The El Paso Mission Trail traces a nine-mile segment of the oldest road in North America – the historic El Camino Real, taking travelers on a journey that passes through three Texas missions and 400 years of history.
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When you think of West Texas history, what first comes to mind?
Perhaps it’s the Spanish Conquistadores, who arrived on the banks of the Rio Grande back in 1598. Or maybe it’s The Alamo (remember?), or the rich, colorful Mexican influence, or the relentless floods in first half the early Nineteenth Century that changed the course of the Rio Grande.
Or maybe everything you know about West Texas happened back in 1957 at Rosa’s Cantina. (Let’s save that one for another post though, shall we?)
Or maybe it’s El Paso’s historic Mission Trail. Have you heard of it?
The El Paso Mission Trail traces a segment of the oldest (and at one time, the longest) road in North America – the historic El Camino Real de Tierra Adentro [The Royal Road of the Interior]. The short, nine-mile route takes travelers on a journey that passes by three missions and about 400 years of history.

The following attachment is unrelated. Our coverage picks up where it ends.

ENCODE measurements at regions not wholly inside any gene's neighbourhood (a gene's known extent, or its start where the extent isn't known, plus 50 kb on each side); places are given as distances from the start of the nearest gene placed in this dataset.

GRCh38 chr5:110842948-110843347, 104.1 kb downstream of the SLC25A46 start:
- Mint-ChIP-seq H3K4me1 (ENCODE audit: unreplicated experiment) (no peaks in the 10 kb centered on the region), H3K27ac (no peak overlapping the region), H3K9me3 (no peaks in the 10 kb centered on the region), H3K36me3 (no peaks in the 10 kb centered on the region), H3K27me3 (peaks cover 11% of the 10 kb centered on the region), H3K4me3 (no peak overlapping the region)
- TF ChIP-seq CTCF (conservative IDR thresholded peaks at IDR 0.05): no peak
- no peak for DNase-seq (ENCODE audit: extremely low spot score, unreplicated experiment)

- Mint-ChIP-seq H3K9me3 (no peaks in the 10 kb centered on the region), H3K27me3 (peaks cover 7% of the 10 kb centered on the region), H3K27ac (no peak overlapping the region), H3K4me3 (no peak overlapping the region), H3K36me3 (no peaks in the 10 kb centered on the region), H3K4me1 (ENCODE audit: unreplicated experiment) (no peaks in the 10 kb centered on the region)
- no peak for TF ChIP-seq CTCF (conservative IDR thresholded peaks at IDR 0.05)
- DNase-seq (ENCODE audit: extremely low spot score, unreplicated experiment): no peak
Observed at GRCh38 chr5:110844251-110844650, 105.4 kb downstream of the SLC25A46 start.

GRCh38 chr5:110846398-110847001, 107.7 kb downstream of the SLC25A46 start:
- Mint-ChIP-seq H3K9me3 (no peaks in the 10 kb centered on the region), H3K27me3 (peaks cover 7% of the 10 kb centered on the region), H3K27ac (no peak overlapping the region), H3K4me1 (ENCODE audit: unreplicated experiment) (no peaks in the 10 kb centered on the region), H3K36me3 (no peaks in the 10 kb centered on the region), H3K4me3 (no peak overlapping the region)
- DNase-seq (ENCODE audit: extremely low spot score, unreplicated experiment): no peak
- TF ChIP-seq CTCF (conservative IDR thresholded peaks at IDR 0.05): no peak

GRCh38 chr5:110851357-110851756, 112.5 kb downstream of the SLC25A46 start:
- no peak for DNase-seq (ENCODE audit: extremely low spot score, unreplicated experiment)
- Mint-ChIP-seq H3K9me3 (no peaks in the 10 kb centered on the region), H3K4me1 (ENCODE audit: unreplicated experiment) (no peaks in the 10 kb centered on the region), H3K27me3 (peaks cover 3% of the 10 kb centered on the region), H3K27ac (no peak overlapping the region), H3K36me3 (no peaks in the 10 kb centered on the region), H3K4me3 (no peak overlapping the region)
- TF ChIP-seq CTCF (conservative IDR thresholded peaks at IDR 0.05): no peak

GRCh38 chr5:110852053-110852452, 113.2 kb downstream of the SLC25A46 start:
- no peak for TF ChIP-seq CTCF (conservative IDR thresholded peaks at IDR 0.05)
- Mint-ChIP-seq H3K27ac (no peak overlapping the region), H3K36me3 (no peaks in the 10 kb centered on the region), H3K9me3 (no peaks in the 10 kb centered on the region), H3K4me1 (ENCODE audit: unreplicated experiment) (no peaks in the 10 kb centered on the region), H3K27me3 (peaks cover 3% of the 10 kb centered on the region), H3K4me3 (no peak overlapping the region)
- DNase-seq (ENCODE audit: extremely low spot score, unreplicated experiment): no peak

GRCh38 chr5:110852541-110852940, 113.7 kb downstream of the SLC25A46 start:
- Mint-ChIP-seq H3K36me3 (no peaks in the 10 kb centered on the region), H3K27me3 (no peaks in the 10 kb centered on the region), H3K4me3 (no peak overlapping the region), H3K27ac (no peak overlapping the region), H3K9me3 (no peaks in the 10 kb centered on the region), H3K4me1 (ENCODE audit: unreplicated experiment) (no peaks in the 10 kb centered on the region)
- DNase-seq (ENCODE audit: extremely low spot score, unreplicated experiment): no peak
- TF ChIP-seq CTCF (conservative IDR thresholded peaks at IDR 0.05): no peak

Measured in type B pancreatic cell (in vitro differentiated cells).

Recently, I had the opportunity to spend about five hours exploring the Mission Trail with my dear friend Dottie, where we got a crash course on the intriguing, tumultuous history of three of Texas’ oldest mission communities.
Our first stop on the El Paso Mission Trail was at Socorro Mission, the second oldest mission in the state, and home of the oldest relics in El Paso.
Piro Indians built Socorro’s first permanent adobe church in 1691 in what was then Socorro, Mexico. Originally dedicated as Nuestra Senora de la Limpia Concepcion de los Piros del Socorro [Our Lady of the Immaculate Conception of the Piros of Socorro], the exterior of Socorro Mission represents a thunderbird, while the interior is in the shape of a cross.